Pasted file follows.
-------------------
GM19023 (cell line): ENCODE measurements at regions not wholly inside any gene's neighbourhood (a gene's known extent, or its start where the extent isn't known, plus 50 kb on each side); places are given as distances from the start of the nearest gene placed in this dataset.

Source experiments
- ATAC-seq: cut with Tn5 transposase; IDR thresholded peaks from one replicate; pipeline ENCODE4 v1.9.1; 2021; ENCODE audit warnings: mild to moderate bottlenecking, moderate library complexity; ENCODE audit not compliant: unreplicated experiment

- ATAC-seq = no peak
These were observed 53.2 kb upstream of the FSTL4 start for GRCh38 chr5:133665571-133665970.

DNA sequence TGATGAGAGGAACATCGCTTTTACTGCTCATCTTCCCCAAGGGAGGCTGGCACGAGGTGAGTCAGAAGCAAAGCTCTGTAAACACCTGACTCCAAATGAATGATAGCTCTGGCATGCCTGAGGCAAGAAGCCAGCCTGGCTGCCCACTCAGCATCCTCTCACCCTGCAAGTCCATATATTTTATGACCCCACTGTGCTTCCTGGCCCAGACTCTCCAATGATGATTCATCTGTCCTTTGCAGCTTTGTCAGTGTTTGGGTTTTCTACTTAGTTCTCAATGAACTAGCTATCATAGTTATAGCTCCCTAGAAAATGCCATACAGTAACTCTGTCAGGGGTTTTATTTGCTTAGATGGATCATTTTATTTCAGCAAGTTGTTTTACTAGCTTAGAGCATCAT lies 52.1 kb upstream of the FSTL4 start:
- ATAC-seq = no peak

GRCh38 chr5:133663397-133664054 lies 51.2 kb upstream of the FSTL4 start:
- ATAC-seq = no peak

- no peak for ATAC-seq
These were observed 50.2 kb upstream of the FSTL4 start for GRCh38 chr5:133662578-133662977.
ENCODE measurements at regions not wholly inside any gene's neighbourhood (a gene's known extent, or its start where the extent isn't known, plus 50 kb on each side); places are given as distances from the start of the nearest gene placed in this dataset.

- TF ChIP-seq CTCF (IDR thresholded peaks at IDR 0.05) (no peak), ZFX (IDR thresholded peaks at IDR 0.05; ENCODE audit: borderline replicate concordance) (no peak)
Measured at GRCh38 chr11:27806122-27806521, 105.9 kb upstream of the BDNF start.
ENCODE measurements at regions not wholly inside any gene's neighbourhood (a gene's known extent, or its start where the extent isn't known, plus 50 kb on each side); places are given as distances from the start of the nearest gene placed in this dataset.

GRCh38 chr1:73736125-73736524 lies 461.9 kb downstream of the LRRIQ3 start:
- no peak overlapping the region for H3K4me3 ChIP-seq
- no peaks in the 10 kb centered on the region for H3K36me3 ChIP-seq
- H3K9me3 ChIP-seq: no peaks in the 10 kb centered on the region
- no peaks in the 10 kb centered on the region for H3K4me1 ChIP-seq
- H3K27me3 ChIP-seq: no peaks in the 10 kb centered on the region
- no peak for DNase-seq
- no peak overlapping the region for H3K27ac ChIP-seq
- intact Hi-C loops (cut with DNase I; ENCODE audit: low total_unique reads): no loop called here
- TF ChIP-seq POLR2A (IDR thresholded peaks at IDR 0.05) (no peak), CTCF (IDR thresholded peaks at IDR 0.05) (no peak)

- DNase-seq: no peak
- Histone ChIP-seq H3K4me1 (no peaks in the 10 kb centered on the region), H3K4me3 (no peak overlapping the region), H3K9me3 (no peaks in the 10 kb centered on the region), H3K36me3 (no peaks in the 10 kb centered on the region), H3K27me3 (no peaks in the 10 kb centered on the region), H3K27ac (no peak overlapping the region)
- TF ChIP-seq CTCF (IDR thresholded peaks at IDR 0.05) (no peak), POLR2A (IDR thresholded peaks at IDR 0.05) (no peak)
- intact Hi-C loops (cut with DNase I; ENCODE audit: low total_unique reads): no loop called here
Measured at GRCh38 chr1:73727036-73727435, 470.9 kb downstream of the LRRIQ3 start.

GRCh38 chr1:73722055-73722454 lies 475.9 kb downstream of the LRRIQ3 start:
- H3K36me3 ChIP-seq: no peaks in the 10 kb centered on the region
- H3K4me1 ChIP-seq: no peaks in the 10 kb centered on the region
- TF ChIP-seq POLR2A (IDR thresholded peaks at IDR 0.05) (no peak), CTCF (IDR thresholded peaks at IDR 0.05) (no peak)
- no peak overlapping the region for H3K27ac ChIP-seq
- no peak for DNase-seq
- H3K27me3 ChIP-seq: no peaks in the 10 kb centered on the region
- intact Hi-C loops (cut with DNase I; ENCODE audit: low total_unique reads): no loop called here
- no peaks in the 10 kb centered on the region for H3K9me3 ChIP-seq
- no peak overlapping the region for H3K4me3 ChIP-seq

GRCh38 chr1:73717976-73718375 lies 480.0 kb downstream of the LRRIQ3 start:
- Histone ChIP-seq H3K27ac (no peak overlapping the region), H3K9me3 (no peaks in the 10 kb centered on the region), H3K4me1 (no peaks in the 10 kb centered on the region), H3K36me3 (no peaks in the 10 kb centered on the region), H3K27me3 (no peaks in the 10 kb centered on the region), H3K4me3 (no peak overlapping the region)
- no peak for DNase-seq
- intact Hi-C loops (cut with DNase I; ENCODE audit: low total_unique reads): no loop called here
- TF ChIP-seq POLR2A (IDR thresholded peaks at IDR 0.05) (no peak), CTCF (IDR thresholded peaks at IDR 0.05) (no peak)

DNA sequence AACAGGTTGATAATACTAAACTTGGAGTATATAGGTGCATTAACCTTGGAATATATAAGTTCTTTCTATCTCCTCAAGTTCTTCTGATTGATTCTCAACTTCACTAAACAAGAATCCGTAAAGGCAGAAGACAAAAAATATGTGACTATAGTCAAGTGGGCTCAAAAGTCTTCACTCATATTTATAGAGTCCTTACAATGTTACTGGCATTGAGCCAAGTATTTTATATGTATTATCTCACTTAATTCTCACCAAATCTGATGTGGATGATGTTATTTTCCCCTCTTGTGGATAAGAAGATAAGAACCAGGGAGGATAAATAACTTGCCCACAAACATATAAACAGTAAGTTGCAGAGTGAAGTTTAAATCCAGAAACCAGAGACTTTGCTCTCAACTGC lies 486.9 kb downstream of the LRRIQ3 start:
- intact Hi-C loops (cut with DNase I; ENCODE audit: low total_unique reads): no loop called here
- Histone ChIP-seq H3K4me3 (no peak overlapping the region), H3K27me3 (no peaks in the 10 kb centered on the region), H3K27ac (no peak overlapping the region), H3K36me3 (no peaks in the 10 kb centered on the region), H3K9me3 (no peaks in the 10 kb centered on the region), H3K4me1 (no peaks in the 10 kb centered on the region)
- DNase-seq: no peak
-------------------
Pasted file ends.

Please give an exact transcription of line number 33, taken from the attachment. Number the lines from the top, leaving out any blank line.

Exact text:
- H3K4me1 ChIP-seq: no peaks in the 10 kb centered on the region